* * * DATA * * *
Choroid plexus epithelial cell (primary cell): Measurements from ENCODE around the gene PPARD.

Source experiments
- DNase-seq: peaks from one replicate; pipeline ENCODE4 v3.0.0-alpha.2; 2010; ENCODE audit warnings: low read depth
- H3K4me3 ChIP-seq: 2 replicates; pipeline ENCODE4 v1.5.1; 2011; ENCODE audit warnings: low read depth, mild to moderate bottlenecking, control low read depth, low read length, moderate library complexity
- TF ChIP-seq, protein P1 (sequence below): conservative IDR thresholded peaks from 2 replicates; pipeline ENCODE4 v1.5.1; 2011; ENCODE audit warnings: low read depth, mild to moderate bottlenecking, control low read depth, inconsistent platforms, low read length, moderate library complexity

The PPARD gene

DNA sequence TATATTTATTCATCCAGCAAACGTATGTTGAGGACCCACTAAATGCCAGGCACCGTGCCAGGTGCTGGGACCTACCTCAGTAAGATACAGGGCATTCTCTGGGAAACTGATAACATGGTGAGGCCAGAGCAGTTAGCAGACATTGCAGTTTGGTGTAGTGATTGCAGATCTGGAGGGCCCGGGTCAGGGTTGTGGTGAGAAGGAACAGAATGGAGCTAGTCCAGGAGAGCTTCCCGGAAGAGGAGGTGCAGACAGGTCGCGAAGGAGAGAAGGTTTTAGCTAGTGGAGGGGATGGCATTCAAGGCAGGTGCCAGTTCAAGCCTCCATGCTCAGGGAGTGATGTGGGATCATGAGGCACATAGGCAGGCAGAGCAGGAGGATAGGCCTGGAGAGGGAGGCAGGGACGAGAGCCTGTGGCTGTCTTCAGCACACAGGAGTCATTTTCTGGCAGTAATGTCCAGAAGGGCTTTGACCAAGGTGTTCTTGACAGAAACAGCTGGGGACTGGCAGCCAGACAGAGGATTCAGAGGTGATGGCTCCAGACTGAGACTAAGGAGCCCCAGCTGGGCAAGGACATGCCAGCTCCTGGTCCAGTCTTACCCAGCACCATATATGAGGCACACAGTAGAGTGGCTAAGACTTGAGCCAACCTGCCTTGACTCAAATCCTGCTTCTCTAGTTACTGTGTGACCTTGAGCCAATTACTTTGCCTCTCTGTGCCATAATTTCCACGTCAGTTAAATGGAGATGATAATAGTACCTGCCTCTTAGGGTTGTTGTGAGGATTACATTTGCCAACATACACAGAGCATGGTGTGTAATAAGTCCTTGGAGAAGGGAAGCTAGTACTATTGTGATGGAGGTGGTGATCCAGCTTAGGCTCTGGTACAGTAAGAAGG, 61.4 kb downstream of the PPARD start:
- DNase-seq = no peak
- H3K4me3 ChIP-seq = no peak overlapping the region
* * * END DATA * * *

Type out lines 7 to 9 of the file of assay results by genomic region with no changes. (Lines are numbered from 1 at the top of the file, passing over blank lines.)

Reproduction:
DNA sequence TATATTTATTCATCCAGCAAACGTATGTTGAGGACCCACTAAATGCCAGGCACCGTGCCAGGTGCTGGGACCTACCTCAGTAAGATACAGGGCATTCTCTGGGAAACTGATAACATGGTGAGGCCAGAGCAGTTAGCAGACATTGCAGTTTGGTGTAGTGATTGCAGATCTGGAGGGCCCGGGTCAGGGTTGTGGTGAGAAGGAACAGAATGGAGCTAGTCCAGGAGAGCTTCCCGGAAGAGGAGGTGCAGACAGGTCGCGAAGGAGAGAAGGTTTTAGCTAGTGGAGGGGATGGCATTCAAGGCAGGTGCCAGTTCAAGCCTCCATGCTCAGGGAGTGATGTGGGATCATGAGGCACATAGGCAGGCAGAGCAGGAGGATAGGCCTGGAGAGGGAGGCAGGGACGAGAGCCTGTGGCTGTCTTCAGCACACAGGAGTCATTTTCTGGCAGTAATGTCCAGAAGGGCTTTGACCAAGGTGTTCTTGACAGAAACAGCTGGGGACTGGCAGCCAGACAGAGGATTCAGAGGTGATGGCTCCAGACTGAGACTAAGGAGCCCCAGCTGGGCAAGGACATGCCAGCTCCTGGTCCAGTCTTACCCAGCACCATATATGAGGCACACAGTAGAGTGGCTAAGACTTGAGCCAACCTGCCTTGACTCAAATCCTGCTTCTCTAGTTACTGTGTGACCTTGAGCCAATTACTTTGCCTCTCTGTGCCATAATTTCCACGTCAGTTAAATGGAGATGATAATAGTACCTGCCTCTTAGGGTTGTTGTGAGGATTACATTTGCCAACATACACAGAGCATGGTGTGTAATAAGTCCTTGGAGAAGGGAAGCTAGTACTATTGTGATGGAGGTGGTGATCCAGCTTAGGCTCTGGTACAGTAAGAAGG, 61.4 kb downstream of the PPARD start:
- DNase-seq = no peak
- H3K4me3 ChIP-seq = no peak overlapping the region